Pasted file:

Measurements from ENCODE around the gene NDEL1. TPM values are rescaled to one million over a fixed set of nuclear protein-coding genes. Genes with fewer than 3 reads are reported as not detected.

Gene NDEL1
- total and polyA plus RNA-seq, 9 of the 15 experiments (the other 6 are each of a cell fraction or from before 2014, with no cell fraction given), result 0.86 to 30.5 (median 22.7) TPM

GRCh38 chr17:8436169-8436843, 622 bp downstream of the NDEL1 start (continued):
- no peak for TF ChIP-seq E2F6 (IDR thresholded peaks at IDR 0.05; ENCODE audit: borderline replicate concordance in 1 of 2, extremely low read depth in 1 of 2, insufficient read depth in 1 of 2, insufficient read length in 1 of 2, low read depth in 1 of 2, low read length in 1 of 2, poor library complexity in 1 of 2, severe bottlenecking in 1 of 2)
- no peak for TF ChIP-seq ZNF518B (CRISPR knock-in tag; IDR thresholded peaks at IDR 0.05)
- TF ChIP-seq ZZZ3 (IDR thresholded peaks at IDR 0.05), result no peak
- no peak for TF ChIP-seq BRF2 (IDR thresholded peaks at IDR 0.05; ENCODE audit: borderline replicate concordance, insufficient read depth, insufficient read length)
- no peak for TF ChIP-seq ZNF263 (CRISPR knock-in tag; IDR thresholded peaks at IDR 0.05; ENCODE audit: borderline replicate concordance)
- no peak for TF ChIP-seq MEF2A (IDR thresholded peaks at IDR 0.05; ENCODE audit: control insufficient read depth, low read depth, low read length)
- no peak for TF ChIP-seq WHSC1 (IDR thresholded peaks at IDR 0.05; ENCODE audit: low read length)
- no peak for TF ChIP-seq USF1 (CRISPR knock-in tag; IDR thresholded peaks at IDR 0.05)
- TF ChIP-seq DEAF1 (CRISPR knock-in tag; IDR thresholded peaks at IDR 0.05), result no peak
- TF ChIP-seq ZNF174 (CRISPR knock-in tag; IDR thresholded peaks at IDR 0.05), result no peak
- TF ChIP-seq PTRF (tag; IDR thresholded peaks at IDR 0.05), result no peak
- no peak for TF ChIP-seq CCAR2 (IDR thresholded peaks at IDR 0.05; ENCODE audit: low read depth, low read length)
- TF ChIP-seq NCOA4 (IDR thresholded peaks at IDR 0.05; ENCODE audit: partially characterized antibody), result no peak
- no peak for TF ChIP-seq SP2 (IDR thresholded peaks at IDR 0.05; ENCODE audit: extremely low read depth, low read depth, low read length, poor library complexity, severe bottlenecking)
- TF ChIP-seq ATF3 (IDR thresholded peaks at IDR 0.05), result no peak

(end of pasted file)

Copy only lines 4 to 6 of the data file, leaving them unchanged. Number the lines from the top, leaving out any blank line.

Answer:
GRCh38 chr17:8436169-8436843, 622 bp downstream of the NDEL1 start (continued):
- no peak for TF ChIP-seq E2F6 (IDR thresholded peaks at IDR 0.05; ENCODE audit: borderline replicate concordance in 1 of 2, extremely low read depth in 1 of 2, insufficient read depth in 1 of 2, insufficient read length in 1 of 2, low read depth in 1 of 2, low read length in 1 of 2, poor library complexity in 1 of 2, severe bottlenecking in 1 of 2)
- no peak for TF ChIP-seq ZNF518B (CRISPR knock-in tag; IDR thresholded peaks at IDR 0.05)